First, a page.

At first, the trail winds in and out of aspen groves along the lake’s northern shoreline. It then contours gracefully along the jagged edge of the basalt flow at the northeast end of the lake. Unsuccessful attempts were made to find olivine crystals in the basalt boulders, a rather difficult endeavor as I scurried along to keep up with the other hikers who were waaaay ahead of me by this time.
|Signs do not lie.|
|The trail weaves its way through the basalt field.|
|View from basalt field, across area of sinks. Earthen dike holds back water.|
Soon it was time to climb out of the valley and onto the rim of the plateau. Navajo Lake sits at around 9000 feet above sea level. Via the dike trail segment of our route (which is a bit too far from the dike to be called the dike trail, in my opinion) the elevation gain is around 500 feet in what seemed to me to be ten miles but was most likely only one or two. I lost count of how many switchbacks there were – if I had counted them all I probably would have fainted at the number. I just kept putting one foot in front of the other, up, up, up the steep trail through the conifer forest until I saw daylight and not dirt in front of my nose.
|Finally! The rim!|
Since everyone preferred to reach the top before stopping, our lunch–with–a–view occurred at 2:00pm, probably setting a hiking club record for late dining.
|Lunch with a view is always nice, no matter the hour.|
The trail threaded its way along the rim high and level for a mile or so, taking us east along the edge of the Markagunt Plateau. The views were worth every knee crunching, lung busting, gasping–for–pesky–oxygen–molecules step up those switchbacks.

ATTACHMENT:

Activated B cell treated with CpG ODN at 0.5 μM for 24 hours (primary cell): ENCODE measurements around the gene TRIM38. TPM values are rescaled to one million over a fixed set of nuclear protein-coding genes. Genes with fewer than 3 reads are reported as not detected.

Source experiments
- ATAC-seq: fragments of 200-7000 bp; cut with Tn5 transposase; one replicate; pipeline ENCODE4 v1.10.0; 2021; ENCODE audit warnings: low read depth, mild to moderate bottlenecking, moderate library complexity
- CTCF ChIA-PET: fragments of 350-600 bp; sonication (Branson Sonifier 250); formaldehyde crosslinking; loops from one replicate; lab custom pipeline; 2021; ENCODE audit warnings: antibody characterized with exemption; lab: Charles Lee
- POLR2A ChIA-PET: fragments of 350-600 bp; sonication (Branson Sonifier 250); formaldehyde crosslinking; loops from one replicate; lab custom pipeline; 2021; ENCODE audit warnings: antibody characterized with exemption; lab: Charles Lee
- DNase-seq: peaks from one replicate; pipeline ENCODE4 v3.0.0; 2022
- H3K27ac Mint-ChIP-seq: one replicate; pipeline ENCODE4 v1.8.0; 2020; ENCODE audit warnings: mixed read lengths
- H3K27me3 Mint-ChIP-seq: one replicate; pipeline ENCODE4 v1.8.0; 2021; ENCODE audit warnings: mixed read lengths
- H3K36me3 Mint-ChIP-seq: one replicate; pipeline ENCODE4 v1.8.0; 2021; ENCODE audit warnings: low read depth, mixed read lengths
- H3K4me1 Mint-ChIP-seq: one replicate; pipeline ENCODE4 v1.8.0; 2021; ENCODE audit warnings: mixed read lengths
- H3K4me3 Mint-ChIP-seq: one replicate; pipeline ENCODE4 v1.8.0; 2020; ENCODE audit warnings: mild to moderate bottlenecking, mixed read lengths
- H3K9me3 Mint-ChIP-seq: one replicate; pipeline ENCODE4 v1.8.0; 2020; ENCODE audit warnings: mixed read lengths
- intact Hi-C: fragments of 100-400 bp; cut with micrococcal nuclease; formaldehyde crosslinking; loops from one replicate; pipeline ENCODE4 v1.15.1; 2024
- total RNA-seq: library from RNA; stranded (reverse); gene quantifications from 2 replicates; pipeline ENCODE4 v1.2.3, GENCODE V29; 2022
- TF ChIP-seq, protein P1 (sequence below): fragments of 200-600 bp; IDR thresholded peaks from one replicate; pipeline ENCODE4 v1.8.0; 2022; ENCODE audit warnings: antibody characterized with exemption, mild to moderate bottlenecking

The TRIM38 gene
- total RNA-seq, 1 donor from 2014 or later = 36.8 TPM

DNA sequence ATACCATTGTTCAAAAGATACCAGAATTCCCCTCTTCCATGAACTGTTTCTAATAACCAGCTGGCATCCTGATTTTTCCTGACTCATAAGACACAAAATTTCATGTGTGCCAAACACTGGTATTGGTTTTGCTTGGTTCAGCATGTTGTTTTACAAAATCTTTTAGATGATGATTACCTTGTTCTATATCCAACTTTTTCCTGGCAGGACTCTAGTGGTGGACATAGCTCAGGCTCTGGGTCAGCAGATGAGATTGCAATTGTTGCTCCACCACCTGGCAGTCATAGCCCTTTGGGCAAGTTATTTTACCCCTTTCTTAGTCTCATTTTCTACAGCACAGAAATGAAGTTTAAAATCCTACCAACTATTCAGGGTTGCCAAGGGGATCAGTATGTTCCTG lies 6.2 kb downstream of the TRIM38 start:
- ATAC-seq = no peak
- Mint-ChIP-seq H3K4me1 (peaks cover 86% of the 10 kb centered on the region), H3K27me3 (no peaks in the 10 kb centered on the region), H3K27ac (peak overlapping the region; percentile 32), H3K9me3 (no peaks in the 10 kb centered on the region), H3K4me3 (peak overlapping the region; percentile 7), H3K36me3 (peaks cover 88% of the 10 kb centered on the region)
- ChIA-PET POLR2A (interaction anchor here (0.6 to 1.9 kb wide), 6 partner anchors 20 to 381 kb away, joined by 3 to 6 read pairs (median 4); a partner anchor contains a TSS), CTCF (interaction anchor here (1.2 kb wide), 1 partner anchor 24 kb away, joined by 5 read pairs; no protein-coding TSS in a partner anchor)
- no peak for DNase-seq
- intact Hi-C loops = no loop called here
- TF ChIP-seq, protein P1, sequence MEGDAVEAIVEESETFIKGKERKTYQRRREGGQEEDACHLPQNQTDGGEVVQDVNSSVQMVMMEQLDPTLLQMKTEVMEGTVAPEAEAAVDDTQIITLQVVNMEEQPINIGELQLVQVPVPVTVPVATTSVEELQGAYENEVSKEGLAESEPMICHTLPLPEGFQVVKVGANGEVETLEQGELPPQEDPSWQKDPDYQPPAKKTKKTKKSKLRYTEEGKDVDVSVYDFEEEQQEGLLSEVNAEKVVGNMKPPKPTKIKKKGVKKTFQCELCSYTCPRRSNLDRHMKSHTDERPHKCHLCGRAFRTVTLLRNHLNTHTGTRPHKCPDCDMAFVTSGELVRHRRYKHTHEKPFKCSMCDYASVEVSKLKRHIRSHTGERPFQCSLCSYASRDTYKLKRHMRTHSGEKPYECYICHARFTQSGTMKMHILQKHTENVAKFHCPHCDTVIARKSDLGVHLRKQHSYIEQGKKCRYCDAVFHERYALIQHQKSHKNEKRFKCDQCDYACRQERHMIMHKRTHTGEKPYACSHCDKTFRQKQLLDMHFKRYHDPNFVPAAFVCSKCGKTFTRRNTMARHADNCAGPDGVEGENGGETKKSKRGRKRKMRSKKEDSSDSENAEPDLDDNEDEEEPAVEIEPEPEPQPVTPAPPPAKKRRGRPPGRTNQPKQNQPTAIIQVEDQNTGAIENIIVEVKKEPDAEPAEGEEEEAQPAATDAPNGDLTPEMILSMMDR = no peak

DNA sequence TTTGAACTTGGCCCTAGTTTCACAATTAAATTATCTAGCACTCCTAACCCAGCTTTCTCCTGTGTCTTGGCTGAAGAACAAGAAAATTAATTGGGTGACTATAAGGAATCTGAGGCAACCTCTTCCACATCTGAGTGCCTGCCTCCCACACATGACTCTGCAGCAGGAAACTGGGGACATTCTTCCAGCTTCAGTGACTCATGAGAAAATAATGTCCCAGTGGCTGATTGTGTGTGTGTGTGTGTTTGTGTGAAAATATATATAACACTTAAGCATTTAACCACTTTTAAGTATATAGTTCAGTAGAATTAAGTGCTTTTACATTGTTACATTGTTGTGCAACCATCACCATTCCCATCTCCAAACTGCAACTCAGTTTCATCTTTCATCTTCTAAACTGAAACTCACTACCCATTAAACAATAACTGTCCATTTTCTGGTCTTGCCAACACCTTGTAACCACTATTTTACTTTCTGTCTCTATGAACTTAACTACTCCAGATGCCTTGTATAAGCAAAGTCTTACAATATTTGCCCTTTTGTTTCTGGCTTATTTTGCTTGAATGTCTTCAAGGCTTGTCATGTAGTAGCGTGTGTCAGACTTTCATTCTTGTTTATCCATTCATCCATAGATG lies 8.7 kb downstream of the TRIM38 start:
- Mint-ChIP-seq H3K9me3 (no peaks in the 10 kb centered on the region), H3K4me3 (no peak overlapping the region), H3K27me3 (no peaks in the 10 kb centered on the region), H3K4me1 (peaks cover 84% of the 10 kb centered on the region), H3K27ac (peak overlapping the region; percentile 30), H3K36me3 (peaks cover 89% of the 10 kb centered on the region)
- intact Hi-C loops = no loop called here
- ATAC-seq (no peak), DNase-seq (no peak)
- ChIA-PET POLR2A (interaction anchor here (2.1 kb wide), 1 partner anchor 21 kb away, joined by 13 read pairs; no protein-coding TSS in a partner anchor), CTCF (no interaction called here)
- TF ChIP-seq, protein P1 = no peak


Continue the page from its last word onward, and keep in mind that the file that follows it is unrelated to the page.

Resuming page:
|The edge of the Markagunt Plateau|
|Standing at the edge of the Markagunt Plateau|
Soon we were on our way down, down, down through the trees one last time, to the trailhead for Cascade Falls where we had left a shuttle car. As the others traded boots for sandals and prepared to head home, I took the opportunity to scamper over to the falls.
|This way to Cascade Falls|
|The trail winds along the edge.|
This section of trail is often closed due to wash out for the same reason that the sinkholes and caves exist – the dissolution of the water–soluble limestones of the Claron Formation. Footing became particularly squirrelly nearer to the falls itself, with water seeping here and there from cracks and crevices, the hillsides tumbling in a gravity–assisted frenzy of red, yellow, orange, and white boulders.
|The headwaters of the North Fork of the Virgin River|
|Cascade Falls comes out of a limestone cave|
Depending on recent precipitation this underground river can be a trickle or a torrent. I took a few moments on the viewing platform to pause and ponder this four–foot high dribble of water and its journey underground, and considered how this seemingly innocuous flow could eventually carve such a dramatic scene as that found in Zion Canyon. I knew my fellow hikers were waiting patiently so I did not linger much longer. I stepped away from the falls and onto the squirrelly trail, back to the cars and those tan–garbed friends who thankfully had not been mistaken for elk.